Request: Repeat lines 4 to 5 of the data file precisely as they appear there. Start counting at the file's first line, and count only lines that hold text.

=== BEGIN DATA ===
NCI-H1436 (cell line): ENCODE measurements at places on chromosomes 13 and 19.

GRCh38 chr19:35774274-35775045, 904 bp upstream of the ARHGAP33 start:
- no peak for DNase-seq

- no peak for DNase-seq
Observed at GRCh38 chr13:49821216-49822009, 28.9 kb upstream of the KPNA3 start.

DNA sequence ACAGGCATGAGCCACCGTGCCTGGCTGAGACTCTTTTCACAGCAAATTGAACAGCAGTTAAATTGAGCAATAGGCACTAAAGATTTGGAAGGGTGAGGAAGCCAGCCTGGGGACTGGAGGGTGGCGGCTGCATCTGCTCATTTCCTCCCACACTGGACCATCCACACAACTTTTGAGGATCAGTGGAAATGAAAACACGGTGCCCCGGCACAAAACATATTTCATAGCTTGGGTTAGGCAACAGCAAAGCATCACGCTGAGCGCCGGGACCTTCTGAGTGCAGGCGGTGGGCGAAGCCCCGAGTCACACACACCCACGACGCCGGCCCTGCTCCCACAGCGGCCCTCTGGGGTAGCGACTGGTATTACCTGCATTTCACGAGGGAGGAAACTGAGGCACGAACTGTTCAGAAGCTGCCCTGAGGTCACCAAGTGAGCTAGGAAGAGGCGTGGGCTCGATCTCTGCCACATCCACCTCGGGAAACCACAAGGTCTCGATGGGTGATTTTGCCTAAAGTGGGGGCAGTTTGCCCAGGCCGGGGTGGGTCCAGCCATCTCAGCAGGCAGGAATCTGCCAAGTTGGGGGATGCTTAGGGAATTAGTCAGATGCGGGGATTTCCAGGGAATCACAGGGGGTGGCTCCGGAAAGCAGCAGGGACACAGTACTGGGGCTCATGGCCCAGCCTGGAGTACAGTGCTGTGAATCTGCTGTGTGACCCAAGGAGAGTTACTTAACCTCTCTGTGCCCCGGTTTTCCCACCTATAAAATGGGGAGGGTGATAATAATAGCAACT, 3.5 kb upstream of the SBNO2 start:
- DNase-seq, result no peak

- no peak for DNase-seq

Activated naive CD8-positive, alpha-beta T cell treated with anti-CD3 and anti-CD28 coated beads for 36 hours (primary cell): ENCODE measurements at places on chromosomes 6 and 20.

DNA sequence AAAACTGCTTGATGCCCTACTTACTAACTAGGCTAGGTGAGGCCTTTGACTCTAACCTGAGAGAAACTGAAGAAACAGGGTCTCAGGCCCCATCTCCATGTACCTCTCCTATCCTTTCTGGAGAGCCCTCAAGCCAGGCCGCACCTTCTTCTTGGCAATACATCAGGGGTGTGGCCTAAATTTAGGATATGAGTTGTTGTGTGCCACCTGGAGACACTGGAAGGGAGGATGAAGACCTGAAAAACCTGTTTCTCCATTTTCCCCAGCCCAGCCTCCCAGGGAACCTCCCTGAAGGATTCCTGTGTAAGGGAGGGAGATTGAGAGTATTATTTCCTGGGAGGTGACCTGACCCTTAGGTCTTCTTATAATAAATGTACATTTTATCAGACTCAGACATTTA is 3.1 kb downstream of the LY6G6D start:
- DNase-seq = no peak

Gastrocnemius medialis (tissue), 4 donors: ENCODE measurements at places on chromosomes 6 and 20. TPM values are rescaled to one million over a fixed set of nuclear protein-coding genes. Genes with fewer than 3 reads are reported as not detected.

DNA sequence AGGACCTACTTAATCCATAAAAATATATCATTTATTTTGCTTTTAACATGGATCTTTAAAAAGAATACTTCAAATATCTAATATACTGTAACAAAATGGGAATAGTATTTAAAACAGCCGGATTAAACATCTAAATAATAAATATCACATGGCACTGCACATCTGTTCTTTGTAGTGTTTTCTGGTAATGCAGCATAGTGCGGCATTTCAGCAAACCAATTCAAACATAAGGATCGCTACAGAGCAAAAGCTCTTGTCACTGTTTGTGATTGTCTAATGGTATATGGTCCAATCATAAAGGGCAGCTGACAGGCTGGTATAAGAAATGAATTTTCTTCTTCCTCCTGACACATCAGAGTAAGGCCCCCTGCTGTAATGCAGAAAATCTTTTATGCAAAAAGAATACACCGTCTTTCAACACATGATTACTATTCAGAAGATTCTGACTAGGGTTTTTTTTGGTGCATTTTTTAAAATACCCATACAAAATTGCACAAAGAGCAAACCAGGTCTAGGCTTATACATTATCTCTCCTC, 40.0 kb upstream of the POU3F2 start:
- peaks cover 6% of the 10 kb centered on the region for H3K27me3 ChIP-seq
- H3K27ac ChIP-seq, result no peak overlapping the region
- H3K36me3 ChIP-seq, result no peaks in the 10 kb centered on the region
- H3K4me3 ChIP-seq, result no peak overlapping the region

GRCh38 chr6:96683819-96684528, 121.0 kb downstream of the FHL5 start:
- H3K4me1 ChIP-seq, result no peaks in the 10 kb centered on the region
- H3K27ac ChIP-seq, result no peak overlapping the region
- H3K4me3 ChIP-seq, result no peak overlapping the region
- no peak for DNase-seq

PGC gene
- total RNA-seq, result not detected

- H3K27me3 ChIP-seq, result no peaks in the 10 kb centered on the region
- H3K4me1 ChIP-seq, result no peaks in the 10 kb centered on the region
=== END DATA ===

- no peak for DNase-seq
Observed at GRCh38 chr13:49821216-49822009, 28.9 kb upstream of the KPNA3 start.